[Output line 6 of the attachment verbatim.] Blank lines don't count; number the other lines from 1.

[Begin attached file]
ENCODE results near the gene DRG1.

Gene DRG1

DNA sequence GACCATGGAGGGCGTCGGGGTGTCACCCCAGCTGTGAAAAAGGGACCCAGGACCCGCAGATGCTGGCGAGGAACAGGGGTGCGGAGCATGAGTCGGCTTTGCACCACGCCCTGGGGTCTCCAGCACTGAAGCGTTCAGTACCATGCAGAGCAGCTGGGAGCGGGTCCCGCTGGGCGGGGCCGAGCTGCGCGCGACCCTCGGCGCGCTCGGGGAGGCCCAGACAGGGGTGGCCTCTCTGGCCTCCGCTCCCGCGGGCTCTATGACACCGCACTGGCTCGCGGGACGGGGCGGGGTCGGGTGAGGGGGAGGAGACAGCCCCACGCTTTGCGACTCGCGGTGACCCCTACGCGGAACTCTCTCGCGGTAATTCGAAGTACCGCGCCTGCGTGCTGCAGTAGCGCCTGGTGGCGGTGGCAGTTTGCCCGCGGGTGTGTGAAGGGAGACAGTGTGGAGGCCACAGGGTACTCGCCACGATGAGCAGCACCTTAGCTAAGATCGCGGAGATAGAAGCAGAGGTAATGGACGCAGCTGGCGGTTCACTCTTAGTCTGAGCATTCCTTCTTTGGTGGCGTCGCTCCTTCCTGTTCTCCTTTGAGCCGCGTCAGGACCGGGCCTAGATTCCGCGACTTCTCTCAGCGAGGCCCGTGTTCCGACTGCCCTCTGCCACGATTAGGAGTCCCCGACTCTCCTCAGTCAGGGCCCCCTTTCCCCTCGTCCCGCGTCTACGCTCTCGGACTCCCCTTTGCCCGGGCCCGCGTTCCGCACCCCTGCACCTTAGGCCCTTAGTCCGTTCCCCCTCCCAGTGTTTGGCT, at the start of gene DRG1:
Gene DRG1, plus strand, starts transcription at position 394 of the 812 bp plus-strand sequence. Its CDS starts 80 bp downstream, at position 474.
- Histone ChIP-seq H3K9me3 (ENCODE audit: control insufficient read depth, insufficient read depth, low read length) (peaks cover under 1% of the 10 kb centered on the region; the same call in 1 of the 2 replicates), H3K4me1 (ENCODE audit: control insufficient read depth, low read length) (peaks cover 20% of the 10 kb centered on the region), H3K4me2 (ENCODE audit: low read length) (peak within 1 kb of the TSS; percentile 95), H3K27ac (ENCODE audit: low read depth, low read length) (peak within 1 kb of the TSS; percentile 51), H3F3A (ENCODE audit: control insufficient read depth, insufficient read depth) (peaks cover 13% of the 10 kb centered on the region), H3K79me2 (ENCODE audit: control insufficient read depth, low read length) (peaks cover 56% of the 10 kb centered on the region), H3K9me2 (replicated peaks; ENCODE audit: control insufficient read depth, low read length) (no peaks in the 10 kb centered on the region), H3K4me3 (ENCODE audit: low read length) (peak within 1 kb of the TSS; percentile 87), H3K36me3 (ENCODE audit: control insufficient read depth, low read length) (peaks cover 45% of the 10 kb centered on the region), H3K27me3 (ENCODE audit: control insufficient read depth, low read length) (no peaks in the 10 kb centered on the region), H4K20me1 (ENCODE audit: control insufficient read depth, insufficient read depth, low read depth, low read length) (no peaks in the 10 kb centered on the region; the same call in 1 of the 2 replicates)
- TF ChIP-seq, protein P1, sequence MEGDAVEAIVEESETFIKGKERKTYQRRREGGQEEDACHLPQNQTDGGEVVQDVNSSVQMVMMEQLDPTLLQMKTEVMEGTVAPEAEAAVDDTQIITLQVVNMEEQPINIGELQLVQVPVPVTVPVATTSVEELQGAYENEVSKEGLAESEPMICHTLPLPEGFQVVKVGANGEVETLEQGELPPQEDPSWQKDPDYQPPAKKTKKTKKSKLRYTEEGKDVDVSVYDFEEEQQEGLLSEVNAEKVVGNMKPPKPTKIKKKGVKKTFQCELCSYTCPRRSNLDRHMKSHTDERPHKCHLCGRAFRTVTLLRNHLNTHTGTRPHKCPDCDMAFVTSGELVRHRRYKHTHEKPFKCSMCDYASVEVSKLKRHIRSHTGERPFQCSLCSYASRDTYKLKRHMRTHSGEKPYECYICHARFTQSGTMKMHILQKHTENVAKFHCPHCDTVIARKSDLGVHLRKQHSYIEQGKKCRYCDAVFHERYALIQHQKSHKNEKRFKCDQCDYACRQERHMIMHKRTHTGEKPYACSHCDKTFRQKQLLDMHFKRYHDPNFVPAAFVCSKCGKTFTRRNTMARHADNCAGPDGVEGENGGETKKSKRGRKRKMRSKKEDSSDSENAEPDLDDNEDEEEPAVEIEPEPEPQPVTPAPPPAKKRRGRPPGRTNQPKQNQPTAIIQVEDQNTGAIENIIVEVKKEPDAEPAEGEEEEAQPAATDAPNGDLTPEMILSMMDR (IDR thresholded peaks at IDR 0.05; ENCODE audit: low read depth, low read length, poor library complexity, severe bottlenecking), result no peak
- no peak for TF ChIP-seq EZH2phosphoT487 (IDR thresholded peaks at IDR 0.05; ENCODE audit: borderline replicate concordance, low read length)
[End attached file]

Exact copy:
- TF ChIP-seq, protein P1, sequence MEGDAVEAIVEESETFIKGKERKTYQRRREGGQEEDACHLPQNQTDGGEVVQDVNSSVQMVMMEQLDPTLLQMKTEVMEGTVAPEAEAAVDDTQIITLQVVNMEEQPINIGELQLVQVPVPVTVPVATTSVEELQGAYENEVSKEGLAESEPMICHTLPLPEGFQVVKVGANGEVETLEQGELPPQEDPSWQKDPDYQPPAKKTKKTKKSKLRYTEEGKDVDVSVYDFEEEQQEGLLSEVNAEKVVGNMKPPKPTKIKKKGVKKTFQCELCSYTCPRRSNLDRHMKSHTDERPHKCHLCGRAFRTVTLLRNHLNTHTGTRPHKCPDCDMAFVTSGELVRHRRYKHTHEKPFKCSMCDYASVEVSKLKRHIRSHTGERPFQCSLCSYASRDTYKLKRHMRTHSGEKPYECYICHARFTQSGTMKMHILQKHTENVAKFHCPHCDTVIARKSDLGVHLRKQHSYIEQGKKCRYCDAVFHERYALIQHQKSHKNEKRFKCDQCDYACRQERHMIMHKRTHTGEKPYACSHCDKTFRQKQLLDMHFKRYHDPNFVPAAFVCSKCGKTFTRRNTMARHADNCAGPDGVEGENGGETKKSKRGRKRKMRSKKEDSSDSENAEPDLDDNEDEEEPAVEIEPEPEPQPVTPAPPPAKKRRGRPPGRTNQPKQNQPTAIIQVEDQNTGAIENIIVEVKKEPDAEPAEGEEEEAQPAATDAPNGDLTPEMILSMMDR (IDR thresholded peaks at IDR 0.05; ENCODE audit: low read depth, low read length, poor library complexity, severe bottlenecking), result no peak